Dissent in the Desert
Editors note: this story originally ran in The Salt Lake Tribune July 15, 2001.
America's United Nations-free zone starts near the mouth of Zion National Park, takes in a few stucco homes, an alfalfa field or two, some shops, cows and horses and peters out part way though Utah's Virgin River Valley. It is country as lovely as it is rugged and blunt.
Early Mormon pioneers fashioned a congregation here, led by men such as John D. Lee, a fiery zealot executed for his role in the Mountain Meadows Massacre. In 1857, Lee and the Mormon territorial militia raided an Arkansas wagon train near Enterprise, a city about 50 air miles from La Verkin and Virgin.
Nearly 144 years later, Lee's great-grandson, Virgin Mayor Jay Willard Lee, is leading a raid of another sort.
Based on deep concerns that the federal government, environmentalists and the United Nations want to rob southern Utahns of land and water and subvert myriad constitutional rights, Lee is shepherding a movement to ban the global organization, arm neighbors and outlaw wilderness activism.
The latest salvo came on the Fourth of July, when the La Verkin City Council passed an ordinance declaring the city a U.N.-free zone. Virgin's council is considering a similar statute.
"The U.N. wants the Virgin River," Lee says. "The global elite are using the United Nations and organizations that were set up to help the environment to lock up private property. It's time to fight back."
While efforts here may be novel, they are influenced by an enduring mix of sagebrush rebellion, constitutional devotion and old-time Mormon millen- nialism.
The John Birch Society, a conservative organization whose Cold War clout has withered, still thrives in La Verkin, Virgin, Toquerville and Hurricane, towns linked by a river and a road.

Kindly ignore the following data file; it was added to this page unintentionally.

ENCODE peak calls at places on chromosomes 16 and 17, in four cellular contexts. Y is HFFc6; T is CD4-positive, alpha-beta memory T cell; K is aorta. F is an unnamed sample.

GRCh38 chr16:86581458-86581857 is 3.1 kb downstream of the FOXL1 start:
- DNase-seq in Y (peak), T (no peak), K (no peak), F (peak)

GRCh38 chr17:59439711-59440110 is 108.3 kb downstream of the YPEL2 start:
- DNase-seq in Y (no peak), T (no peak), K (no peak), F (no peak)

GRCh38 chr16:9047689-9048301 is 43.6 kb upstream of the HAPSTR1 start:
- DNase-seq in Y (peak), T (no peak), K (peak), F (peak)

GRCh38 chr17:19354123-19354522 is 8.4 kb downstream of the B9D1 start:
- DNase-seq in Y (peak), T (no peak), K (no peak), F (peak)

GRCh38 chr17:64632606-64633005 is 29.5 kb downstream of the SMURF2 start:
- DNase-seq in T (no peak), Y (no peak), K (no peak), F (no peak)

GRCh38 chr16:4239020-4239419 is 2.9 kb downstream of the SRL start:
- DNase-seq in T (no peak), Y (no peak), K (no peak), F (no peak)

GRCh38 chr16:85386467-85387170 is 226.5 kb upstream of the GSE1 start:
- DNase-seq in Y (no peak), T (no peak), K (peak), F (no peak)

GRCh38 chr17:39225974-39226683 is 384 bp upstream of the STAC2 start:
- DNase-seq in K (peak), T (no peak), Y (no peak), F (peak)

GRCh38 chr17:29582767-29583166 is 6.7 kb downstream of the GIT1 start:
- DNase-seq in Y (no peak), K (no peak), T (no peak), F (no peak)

"I'd say 90 percent of the people pushing this are John Birchers," says Toquerville Mayor Charles Wahlquist, who opposes the anti-U.N. ordinance. "Or they used to be."
City leaders also share ancestors, grandchildren and church duties. Lee and two of his city councilmen constitute a municipal quorum and used to serve in the bishopric of the Virgin Ward of The Church of Jesus Christ of Latter-day Saints. La Verkin's elected officers show a similar mingling of church-civic authority.
In Toquerville, at a recent LDS sacrament meeting, Ned Snow denounced the United Nations in a rousing speech, the sort of church-pew partisanship frowned on by LDS Church leaders in Salt Lake City.
"When the Constitution is hanging by a thread, [the LDS Church] will save it," says Snow, a Toquerville auto mechanic and Vietnam-era veteran. "That day's not far off."
The LDS Church rarely takes an official political position or comments on matters before the United Nations, LDS spokesman Dale Bills says. "Church members who hold public office and individual members who cite church doctrine, practice or belief to justify their views on public policy do not speak for the church."
One senses that Lee, 56, enjoys the publicity that has consumed his city since it enacted a measure last year requiring heads of households, with a few exceptions, to own guns. He offers free "Virgin" T-shirts to reporters and has become a darling of conservative talk-radio shows.
While some of Lee's closest friends disagree with his political blueprint, naysayers have been unable to dissuade a bloc of city bosses from proposing increasingly isolationist laws.
"They have this sky-is-falling, everybody-is-out-to-get-us mentality," says Gary McKell, a state game warden and La Verkin councilman. McKell was one of two council members to vote against a ban on displaying U.N. symbols on public property that also orders residents who work with the international organization to post a sign.
Under pressure from Utah's attorney general and civil libertarians, Lee and his brother-in-law, La Verkin Mayor Dan Howard, have reaffirmed that the "U.N.-Free Zone" is symbolic. Still, violators can be prosecuted and two part-time La Verkin police officers resigned in protest.